Looks a lot like linen, because it IS a lot like linen, both in processing and in a molecular sense. Nettle shirts were also very popular in Northern Europe, and many shirts labeled as linen in museums are probably nettle. I assume they used nettle instead of linen because, hey, why waste valuable farmland growing something when you can get it from weeds?

Another family of plants that are used widely are the agaves. Yucca, agave, sisal, jute. All related, all used the same way. These fibers are more coarse than those previously mentioned:

These days they're mostly used for floor mats, bags for shipping produce, and shoes. But back in the day they were occasionally used for fabric. I'm unable to find any photos, but I know the Native Americans used Yucca fibers. And Agave fibers are becoming a popular textile for washcloths in high-end bath stores:

If you've ever heard of Azores Lace, they are doilies, knit (yay, knitting!) with fiber from some member of the Agave family:

Trees were also harvested for their fibers, which grew under the bark. The Haida of the Pacific NW and the ancient Japanese were known to use them. This kimono is woven from Japanese elm fiber:

And this one was woven from banana, though the fibers were from the leaves, not the trunk:

Banana fiber was popular all through SE Asia, and is still used, though not commercially. Or at least, not much.

I could go on for days. But basically, ancient people used anything they could get their hands on to weave fabric with, until the trade routes opened up and specific, specialized fibers could be traded across continents. Africans made textiles from raffia, the stripped bark of a palm tree. The Hawaiians used several members of the hibiscus family. The reason we're down to only four or five commonly used bast fibers is because they're the most useful; why kill trees for pitifully short fibers that are hard to process, when you can get nice, long, easily processed fibers from a plant grown specifically for the purpose? It's kind of sad, though, there are a lot of interesting textiles that aren't being made any more, because they're inconvenient.

And while we're discussing freaky fibers, here's the bonus round:

A fisherman's work glove, knit with, get this, the spun-together beards from shellfish. The fibery little bit on the bottom of oysters and clams, that hold them to the rocks? That part. A kajillion of them, gathered and spun and knit. Supposedly, they had to be kept in a bucket of salt water when not in use, to stay flexible. And they were so tough that men left them to their sons and grandsons.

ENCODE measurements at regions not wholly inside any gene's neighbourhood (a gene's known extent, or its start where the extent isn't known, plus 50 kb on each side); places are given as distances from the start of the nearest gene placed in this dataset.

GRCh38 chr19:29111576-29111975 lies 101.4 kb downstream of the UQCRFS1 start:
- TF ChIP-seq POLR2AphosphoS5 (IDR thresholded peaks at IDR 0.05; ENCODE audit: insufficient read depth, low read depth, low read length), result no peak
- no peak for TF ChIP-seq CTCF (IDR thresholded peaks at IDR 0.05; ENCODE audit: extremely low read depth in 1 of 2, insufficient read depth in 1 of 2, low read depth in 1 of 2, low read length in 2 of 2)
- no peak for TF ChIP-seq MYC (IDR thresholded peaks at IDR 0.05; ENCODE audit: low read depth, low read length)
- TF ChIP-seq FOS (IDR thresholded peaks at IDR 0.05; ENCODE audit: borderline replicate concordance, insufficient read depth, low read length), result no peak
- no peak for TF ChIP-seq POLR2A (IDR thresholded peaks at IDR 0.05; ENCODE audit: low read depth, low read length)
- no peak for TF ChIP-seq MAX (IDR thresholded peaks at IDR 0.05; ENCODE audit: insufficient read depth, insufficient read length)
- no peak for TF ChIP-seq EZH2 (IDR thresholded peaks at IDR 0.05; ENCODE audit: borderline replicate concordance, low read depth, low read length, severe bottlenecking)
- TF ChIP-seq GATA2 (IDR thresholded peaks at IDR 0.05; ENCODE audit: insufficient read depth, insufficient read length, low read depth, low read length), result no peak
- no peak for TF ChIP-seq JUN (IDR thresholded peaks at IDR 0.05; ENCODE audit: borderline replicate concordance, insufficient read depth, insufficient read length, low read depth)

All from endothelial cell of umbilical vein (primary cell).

We really will knit anything, won't we?

General ramblings.

I'm going to be doing a couple posts today, on different subjects. I wanna keep them separate, because then I can link them in the sidebar easily. One will be the Vogue Knitting review, probably. If not today, then tomorrow. The other is some information about bast fibers, because I had a couple requests after yesterday's stuff and since it involves plants, I find the subject interesting.

As for the environmental rant yesterday, I didn't mean to come across as saying we should all say 'fuck it' and knit with anything and pollute all we want. Nor did I mean to come across as some kind of purist who lives on nuts and berries in the woods. It was due in part to my education with plants, and in part just because I'm frustrated by any type of situation where people say/think one thing and do another. (I know, that makes us human. Cut me some slack. I've got a sinus infection and quite dislike being human at the moment.)

I do all I can for sensible consumption, re-use, sustainability, and all that. I drive as little as possible, knit with fibers I think are earth-friendly (and bio-degradable), use dyes and mordants that are safe and break down into even more safe chemicals. It's stupid not to; the safe stuff is as affordable and easy to find, often moreso. I just don't think that all these 'green' fads are doing much, if anything, to save the environment. When governments are filling in lakes or draining them, radically altering coast lines, and encouraging the blasting of chemicals into the atmosphere, whether or not I use plastic grocery bags really doesn't mean jack shit. I hate to be a downer, but there it is.

Take a look at this:

That's the Aral Sea in Russia in 1973. Then people started diverting rivers for cropland, for power, for larger and larger cities and every damn thing. And now it looks like this:

Actually, that photo was taken in '04, so I'm sure it looks even worse now. But you get the idea. With crap like that going on, I seriously doubt the planet gives a shit what yarn I knit with.

This sort of thing isn't new, either. We've been filling in the Persian Gulf for twelve thousand years; all that irrigation has washed most of the topsoil down the Tigris and Euphrates rivers into the Gulf. The coastline has changed hugely. The island of Java has been terraformed so extensively by humans, for so long (mostly terraces on the mountains, for farming), that geologists aren't quite sure what the original form was.

And then there are things like this:

Dubai's building resorts in the shape of date palms with dredged soil in the Gulf. Each 'tree' is expected to house HALF A MILLION people. There are at least two of them that I know of. (They're visible on Google Earth.) At least in the stone age we altered the environment so we could EAT, not so we could have nice fancy resorts with lots of coastline for our oil-guzzling yachts.

So, I hate to be a downer, but until governments get involved, really involved, what I do or don't do has little to no impact on the environment. But I still won't bury car batteries in the back yard, I promise.